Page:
Tuesday, March 16, 2010

The Trouble With Holism

The trouble with holism
For a few decades now, holism was supposed to be the salvation of all individual and social problems. Time and again, we were told, by pundits, experts, lay speakers, that the world is one, that everything is connected, and that we separated too much; that what we had thought was unconnected was in reality thoroughly intertwined, and shot through with a single meaning, and aiming towards a single, central goal. Romantics and mystics among us would call it something like "love".

The material embodiment and culmination of this notion has been the web and the internet. Well now we have this thing called the internet and we have achieved our dream of having no separateness. The dream of having everything in one place. And what are the results? Everything is conducted in one place. It is as if we took the concept of holism most literally and symptomatically. Ten year olds, thirty year olds and eighty year olds all have access to the same information. A world of total transparency. Yet we all know that those three demographic groups have many more differences than they do similarities, even to the point where we make it illegal for the youngest among us to experience certain aspects of life. In many ways the internet might be an extension of television, however much defenders of the internet like to decry television as old fashioned, out of touch, and undemocratic. We should be positively nostalgic for the days of television when everyone watched Carson and Cronkite before the vast chaos of multiple subcultures and identities.

Is anyone courageous or commonsensical enough to worry that this "literalist" holism is a very bad thing in at least one respect? Humans were never meant to know everyone else's business. If we did, if we were totally transparent and psychic, we would not be able to handle it, and civilization would self-destruct, we would kill each other over passions from the petty to the grand.

We are not one. Our interests are not, and should not, be forced into (re)alignment. Indeed our interests are rarely the same. A single woman in the city pursing a life of unencumbered freedom might be at odds with a woman with children in the suburbs. The interests of the pedestrian and driver clash at every turn. It is not so much the trivial point that our tastes are not the same. Rather our temperaments are at odds. And as long as we remain human we must accept the fact that on many matters we are doomed to a state of "mutual imaginative incomprehension." (Thomas Nagel). In one sense we should feel that this is a good thing since it adds drama to our lives and we can become surprised. Opacity and indirection, reticence and politeness, are ways of keeping the peace, of acknowledging that we cannot handle too much reality.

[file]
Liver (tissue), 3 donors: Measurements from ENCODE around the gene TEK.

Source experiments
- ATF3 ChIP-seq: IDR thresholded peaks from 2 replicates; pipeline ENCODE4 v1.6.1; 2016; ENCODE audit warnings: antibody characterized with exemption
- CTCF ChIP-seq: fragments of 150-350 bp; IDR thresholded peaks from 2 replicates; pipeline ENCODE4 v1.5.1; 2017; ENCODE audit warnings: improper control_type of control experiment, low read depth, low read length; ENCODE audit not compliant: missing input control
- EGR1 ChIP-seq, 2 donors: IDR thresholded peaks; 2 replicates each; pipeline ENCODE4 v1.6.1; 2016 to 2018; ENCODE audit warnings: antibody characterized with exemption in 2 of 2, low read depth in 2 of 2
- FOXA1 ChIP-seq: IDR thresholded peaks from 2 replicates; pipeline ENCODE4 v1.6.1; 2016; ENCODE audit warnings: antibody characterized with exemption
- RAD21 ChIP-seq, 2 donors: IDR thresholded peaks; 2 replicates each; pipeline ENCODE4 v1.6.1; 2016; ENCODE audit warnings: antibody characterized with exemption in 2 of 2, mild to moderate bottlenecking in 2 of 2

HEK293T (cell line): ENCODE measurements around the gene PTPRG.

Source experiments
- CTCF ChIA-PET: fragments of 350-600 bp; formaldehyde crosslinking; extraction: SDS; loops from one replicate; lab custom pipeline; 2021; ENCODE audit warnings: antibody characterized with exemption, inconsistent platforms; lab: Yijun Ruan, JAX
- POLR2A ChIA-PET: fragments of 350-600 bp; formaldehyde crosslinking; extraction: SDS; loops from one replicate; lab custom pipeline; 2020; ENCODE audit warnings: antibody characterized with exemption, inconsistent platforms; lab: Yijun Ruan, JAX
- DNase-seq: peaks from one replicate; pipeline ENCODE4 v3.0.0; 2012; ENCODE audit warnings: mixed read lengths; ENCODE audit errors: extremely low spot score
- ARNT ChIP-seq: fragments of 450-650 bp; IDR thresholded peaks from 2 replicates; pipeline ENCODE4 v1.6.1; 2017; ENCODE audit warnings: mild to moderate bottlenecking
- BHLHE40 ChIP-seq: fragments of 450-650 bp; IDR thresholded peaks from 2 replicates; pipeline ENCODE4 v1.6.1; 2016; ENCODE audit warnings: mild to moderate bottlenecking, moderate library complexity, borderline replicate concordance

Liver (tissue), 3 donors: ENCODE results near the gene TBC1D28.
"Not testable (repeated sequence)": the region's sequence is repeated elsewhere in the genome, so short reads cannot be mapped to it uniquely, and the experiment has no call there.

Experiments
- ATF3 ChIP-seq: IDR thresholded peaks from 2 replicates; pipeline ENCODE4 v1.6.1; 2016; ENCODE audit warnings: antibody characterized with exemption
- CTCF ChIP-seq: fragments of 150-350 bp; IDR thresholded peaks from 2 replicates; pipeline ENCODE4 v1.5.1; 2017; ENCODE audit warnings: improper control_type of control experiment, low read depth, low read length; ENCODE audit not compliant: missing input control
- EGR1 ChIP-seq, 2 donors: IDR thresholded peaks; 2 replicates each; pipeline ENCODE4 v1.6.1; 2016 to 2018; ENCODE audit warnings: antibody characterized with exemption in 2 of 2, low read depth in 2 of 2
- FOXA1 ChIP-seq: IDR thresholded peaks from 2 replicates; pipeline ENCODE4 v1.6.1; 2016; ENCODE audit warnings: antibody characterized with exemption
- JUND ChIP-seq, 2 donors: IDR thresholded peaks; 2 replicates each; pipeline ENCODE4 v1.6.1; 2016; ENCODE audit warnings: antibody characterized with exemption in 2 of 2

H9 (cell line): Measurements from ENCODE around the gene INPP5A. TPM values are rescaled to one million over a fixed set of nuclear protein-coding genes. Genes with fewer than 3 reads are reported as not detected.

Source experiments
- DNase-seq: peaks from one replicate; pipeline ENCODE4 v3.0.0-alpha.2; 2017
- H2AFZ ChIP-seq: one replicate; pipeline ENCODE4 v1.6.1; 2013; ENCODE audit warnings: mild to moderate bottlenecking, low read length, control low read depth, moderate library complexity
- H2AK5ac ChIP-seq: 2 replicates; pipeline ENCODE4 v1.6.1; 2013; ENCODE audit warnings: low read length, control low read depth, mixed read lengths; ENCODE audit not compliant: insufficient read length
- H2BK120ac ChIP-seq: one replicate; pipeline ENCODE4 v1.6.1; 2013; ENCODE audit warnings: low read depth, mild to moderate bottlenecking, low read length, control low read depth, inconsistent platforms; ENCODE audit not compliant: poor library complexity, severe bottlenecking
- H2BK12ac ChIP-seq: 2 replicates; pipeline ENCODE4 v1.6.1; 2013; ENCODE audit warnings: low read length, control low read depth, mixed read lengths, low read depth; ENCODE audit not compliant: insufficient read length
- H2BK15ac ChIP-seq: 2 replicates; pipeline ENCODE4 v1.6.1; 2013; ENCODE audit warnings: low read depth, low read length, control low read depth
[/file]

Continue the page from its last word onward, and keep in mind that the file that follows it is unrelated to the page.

In the past our problem was a world that was too reticent, too buttoned up. Part of the appeal of that television media event that is Madmen is our awareness of the distance travelled, our feeling of safe distance from a world that we regard as suffocating and, in a sense beneath our current feeling of advancement and entitlement. But conversely, the appetite and hunger for the show is symptomatic of our sense of grief and loss at having gone to the opposite extreme. We have traded in an unfair exclusiveness for an indiscriminate inclusiveness.

Unfortunately all of this mad utopianism is being sold as democracy and community. But the founders of democracy presupposed a society of secrets, of privacy. WIthout the checks and balances of our separations we could never have a public square NEUTRAL enough to contain reasoned argument and debate. That is what a civilization is. (Though I am aware that some anarchists among us are opposed to civilization. But that is another topic for another time).

And what are the results of everything in one place?

There seems to be a loss of nightlife, the movie theater is not the palace it once was, for example. Why go out and hear music or see theater if you can watch it at home and download it? I understand most of our newspapers are folding.

I am no social conservative but there are simply some, or many things, children should not look at or witness. And what of the least intelligent among us or the most sensitive among us - those whose skills are insufficiently self directed to not be unduly influenced by quackery, demogoguery and the like? I feel the older regime checked some of the predations upon the more vulnerable. Though we may feel that our newfound consciousness and knowledge of some of the evils that were hidden in the past is only a help, in the way of moral instruction and legal protection of the vulnerable; though we may feel that the risk of public exposure and transparency is a risk worth taking when placed against, say, the repression and irresponsible innocence of the fifties, we aren't taking seriously enough the potential losses in the form of the erosion of the public and private distinction, the loss of a certain attitude of awe or mystery, and even the understanding of "specialness" as a mode of prioritizing values. New York Times pundit Tom Friedman's cherished "flatness" could be "flatness" in the most souless, shallow, "one dimensional" sense.

Am I a luddite? No, not really. I just think the dream of one place is in reality putting all our eggs in one basket. And the basket might break and the eggs might crack. Should that happen, where is our "backup?"